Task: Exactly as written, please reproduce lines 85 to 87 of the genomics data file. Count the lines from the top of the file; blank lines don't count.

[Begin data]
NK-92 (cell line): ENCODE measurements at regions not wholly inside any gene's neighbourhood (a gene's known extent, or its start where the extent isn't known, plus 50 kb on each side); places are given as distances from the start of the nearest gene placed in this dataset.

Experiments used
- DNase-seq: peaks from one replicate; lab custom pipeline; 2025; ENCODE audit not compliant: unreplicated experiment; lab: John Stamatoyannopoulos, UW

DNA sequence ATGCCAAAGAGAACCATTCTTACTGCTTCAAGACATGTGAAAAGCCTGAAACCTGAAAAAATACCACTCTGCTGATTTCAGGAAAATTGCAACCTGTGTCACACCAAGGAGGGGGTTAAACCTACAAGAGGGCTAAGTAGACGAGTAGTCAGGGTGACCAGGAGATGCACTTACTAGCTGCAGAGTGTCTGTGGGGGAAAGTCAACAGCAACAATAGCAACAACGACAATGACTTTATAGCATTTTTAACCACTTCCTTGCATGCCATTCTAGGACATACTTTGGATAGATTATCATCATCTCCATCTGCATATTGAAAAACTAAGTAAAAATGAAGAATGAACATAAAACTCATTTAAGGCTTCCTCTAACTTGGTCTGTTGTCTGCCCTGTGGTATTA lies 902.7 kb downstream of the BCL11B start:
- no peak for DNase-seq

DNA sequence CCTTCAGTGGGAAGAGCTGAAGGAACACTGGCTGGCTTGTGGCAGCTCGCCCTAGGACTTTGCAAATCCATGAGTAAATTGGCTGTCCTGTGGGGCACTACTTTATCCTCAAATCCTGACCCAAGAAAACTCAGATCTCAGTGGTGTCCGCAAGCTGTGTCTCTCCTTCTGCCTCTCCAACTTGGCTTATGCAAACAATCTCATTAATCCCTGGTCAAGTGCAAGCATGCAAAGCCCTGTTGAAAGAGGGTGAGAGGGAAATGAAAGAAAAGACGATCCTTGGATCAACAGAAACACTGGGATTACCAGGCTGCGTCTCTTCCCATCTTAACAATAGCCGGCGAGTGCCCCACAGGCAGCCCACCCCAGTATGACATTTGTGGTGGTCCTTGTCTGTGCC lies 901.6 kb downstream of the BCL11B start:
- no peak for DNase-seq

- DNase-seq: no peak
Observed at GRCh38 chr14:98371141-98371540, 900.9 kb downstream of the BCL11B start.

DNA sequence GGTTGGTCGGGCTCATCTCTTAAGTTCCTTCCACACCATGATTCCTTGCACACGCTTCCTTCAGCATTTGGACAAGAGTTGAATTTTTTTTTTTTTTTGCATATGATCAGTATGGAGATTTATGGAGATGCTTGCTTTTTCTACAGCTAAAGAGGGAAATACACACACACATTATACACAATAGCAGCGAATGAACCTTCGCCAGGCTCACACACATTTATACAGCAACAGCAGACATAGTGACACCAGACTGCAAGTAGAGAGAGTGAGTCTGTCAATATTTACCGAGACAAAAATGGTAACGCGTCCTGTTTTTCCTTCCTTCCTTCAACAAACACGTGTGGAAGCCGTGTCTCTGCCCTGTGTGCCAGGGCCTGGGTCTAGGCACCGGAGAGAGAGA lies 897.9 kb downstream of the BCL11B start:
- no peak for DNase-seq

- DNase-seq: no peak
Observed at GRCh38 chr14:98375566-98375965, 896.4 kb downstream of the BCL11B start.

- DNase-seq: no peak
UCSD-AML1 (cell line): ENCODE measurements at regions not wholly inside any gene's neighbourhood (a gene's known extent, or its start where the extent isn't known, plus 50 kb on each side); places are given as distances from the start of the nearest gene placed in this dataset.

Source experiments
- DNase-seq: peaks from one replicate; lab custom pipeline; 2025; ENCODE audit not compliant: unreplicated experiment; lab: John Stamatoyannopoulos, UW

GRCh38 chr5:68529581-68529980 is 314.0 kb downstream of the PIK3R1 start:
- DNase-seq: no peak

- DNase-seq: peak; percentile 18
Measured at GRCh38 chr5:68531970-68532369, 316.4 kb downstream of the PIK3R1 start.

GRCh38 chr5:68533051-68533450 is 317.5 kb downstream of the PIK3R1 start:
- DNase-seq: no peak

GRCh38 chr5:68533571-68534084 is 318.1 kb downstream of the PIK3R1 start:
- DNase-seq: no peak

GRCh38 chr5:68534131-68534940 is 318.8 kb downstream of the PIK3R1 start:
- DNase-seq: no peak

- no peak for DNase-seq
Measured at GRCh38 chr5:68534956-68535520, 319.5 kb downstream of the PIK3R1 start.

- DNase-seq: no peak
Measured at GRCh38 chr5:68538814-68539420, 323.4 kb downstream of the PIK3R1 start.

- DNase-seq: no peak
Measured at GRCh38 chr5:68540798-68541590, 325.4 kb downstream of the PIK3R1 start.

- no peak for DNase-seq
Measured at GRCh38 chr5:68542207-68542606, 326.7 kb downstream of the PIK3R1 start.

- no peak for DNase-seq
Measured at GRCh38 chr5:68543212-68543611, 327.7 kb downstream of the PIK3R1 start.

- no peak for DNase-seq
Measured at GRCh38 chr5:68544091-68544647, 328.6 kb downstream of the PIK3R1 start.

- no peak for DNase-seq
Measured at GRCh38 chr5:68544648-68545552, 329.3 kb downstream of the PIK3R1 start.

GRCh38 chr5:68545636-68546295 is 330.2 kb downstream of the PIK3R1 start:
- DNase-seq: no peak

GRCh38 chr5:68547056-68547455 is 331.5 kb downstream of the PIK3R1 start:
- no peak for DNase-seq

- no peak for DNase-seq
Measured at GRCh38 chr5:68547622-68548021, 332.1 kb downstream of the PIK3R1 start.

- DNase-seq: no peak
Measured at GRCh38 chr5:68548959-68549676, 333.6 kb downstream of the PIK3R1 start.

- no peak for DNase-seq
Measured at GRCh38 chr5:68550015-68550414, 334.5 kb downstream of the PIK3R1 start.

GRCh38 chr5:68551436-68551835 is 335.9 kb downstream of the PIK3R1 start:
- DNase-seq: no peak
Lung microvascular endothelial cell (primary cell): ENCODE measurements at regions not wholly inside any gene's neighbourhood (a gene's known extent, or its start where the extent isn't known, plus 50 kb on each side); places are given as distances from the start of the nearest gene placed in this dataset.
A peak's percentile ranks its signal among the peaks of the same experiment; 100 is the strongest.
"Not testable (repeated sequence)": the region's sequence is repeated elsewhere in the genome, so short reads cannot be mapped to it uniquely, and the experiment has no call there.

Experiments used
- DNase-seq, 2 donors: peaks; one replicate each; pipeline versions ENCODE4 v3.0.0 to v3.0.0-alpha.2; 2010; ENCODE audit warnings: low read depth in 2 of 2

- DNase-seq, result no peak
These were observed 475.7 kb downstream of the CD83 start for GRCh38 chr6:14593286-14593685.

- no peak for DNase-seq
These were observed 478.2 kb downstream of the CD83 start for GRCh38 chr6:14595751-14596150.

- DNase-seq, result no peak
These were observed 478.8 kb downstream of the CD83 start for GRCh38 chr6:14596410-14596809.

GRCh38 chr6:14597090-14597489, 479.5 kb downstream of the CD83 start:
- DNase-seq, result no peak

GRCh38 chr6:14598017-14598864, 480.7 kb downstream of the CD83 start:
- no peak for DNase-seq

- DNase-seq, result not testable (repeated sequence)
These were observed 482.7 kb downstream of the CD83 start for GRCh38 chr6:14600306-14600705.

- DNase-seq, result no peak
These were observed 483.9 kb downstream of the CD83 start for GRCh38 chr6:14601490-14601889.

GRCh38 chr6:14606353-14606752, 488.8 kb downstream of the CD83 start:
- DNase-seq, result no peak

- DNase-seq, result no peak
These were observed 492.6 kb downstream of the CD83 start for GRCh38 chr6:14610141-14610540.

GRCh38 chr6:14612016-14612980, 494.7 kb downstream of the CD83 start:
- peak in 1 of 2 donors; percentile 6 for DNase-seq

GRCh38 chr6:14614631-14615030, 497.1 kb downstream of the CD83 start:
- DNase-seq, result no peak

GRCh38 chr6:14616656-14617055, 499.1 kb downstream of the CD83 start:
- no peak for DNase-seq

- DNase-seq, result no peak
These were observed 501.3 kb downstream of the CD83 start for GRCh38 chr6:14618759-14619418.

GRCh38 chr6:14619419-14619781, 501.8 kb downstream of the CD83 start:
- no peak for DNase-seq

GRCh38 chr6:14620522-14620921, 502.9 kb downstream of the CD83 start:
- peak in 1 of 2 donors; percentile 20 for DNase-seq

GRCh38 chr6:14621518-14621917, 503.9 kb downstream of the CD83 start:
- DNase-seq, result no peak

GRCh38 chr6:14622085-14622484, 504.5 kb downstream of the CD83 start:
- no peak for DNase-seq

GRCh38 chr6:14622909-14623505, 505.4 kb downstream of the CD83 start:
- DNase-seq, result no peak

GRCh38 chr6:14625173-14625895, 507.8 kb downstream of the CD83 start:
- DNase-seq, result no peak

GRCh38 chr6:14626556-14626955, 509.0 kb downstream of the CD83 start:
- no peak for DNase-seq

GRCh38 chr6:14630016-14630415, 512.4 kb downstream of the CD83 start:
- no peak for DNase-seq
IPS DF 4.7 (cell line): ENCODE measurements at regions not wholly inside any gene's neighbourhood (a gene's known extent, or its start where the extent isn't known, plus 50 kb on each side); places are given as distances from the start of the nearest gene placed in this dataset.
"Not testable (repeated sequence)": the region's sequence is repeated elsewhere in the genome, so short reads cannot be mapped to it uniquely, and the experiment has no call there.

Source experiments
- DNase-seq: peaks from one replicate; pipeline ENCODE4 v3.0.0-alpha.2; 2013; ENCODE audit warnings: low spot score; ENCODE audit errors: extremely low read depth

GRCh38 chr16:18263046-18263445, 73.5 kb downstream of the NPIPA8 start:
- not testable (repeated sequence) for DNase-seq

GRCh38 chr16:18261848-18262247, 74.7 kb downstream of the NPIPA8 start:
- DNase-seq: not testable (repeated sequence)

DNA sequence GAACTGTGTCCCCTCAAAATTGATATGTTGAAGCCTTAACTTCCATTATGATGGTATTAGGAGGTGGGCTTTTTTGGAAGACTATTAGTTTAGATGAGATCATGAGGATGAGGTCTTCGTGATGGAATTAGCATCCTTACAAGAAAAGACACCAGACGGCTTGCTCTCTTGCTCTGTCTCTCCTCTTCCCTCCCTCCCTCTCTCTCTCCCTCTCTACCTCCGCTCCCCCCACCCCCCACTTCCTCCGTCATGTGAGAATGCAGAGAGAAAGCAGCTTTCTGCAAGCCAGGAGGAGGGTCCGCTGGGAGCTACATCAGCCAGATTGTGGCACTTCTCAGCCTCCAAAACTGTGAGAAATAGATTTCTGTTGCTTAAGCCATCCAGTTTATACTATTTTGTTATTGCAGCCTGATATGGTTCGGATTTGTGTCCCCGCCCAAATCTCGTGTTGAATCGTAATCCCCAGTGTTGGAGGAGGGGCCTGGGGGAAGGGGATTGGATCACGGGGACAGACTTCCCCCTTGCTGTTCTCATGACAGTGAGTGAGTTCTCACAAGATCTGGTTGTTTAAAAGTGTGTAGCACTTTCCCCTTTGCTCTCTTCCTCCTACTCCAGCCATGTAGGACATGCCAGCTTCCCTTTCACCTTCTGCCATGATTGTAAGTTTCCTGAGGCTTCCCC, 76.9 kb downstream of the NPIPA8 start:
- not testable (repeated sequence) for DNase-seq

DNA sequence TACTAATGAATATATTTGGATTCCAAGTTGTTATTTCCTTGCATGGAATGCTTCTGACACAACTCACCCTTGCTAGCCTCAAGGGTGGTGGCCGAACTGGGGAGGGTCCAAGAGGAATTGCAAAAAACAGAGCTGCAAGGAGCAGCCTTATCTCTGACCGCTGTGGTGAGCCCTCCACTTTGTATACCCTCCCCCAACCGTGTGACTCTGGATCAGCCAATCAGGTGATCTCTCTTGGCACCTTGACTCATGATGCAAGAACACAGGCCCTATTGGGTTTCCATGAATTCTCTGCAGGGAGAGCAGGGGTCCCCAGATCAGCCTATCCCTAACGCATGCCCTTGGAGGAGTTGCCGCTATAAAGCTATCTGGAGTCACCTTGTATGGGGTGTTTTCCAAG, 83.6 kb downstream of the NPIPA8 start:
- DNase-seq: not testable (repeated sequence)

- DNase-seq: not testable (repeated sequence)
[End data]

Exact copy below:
GRCh38 chr6:14619419-14619781, 501.8 kb downstream of the CD83 start:
- no peak for DNase-seq

GRCh38 chr6:14620522-14620921, 502.9 kb downstream of the CD83 start: